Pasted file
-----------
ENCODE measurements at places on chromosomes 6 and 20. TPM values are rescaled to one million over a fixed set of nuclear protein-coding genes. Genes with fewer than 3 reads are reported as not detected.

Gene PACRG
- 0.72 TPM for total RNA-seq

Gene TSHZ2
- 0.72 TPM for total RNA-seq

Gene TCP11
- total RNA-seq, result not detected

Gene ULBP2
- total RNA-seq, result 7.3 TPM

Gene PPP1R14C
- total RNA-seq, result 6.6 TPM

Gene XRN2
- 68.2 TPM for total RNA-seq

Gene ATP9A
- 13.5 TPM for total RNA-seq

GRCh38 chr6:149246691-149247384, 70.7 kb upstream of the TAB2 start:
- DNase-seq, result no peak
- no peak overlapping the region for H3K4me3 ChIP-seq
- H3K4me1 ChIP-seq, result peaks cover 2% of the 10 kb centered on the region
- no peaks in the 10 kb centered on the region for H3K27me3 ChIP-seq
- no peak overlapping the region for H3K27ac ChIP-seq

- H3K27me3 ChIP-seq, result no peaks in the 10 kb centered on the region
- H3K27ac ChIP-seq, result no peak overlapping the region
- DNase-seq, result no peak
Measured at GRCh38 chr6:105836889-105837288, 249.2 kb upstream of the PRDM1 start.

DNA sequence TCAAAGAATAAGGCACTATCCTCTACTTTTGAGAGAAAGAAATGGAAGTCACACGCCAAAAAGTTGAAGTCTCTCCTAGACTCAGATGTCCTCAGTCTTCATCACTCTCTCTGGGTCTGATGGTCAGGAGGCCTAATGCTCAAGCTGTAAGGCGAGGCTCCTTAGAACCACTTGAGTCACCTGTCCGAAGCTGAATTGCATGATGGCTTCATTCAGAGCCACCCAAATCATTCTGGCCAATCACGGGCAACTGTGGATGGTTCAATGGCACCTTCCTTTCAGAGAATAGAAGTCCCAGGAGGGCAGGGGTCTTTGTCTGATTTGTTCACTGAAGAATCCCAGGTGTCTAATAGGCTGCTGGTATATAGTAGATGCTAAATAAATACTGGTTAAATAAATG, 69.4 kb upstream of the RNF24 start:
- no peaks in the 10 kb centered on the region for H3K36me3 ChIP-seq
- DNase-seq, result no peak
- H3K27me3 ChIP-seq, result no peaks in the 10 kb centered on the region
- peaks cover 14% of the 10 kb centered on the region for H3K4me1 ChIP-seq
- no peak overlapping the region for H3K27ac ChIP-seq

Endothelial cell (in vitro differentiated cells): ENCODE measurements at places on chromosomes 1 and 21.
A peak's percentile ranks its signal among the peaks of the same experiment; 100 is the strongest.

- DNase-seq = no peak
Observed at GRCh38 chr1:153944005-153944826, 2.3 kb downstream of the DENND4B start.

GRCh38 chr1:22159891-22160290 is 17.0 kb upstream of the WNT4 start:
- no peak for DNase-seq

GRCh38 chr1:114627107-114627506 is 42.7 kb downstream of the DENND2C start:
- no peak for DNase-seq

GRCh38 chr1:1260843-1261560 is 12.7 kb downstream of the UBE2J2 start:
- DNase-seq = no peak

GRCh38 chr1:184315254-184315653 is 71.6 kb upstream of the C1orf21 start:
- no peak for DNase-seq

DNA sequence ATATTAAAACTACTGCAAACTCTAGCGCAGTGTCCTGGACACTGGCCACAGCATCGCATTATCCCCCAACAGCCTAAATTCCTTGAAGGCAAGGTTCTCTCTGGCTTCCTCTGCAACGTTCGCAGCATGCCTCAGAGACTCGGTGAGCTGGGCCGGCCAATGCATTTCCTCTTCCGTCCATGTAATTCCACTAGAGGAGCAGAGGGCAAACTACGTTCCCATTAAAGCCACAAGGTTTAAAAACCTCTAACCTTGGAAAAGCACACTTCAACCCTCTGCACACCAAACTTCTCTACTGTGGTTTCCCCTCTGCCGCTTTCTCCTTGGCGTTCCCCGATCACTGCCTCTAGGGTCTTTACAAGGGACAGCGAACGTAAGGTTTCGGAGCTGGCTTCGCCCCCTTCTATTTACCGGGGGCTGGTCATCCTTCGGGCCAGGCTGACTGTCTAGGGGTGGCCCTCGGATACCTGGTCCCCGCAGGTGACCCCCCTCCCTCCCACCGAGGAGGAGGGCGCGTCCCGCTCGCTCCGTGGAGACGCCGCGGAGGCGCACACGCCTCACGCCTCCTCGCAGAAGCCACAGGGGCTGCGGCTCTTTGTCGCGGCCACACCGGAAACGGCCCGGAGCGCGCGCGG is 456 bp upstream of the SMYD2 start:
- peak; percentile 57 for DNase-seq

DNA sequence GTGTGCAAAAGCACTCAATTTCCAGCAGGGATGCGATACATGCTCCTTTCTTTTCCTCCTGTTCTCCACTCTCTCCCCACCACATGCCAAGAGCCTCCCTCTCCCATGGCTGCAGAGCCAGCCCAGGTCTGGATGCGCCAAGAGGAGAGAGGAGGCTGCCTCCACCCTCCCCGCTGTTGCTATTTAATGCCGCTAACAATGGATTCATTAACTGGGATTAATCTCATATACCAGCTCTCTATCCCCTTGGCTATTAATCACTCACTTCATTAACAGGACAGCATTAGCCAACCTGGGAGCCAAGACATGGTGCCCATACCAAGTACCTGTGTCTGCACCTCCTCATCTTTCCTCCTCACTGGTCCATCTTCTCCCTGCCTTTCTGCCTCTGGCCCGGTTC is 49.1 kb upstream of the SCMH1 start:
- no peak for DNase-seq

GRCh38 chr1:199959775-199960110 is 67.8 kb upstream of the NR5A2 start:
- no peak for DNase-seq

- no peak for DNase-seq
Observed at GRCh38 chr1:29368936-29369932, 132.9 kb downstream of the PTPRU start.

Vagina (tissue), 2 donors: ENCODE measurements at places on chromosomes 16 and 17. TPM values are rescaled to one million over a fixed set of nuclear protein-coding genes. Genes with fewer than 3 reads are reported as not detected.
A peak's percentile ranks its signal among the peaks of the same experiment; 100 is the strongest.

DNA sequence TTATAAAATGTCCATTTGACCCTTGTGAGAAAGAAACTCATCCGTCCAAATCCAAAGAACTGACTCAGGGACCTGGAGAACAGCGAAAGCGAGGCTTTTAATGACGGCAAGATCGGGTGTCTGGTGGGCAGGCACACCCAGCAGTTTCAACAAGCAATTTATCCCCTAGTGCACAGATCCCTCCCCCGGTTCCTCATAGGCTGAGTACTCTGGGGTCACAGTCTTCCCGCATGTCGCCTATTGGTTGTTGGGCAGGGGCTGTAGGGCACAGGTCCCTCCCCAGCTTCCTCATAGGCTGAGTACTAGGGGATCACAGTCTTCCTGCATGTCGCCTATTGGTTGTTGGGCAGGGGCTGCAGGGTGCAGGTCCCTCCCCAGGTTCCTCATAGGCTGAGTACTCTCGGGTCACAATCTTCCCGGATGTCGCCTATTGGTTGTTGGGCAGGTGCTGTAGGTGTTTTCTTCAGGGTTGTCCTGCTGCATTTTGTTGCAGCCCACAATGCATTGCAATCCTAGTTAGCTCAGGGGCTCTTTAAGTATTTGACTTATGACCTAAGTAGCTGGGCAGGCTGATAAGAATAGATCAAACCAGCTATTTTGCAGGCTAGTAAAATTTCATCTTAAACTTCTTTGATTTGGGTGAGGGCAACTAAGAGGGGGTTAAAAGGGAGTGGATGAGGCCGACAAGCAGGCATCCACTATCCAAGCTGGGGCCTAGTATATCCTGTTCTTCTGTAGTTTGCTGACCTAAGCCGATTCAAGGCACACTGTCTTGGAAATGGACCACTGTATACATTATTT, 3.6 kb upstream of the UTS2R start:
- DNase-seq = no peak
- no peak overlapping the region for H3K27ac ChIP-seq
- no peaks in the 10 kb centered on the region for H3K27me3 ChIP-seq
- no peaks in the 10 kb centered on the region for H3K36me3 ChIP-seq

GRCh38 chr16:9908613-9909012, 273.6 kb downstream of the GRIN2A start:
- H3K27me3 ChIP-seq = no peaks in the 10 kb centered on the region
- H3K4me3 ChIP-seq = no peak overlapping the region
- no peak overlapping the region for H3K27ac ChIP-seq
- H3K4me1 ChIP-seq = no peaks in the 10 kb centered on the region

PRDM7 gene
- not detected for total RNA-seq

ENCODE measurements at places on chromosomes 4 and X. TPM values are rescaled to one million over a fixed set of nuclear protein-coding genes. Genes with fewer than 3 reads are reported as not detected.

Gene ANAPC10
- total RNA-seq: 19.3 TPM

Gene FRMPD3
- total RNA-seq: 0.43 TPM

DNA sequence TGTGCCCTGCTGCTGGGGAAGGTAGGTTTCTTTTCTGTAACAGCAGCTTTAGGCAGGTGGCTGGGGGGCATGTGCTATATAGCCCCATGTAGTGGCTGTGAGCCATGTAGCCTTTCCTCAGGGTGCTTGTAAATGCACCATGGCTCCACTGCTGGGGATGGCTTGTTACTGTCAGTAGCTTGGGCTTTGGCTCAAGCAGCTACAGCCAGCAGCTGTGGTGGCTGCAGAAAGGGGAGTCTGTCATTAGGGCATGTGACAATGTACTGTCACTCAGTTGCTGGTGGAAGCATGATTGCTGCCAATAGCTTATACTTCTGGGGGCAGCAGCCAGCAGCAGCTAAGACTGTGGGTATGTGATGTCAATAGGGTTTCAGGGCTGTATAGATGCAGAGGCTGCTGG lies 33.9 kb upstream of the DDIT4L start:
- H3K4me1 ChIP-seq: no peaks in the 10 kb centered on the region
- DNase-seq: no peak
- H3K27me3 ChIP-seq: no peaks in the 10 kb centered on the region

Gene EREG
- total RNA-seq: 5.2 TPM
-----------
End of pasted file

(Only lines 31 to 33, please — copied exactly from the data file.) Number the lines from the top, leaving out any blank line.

- no peak overlapping the region for H3K27ac ChIP-seq

Endothelial cell (in vitro differentiated cells): ENCODE measurements at places on chromosomes 1 and 21.
A peak's percentile ranks its signal among the peaks of the same experiment; 100 is the strongest.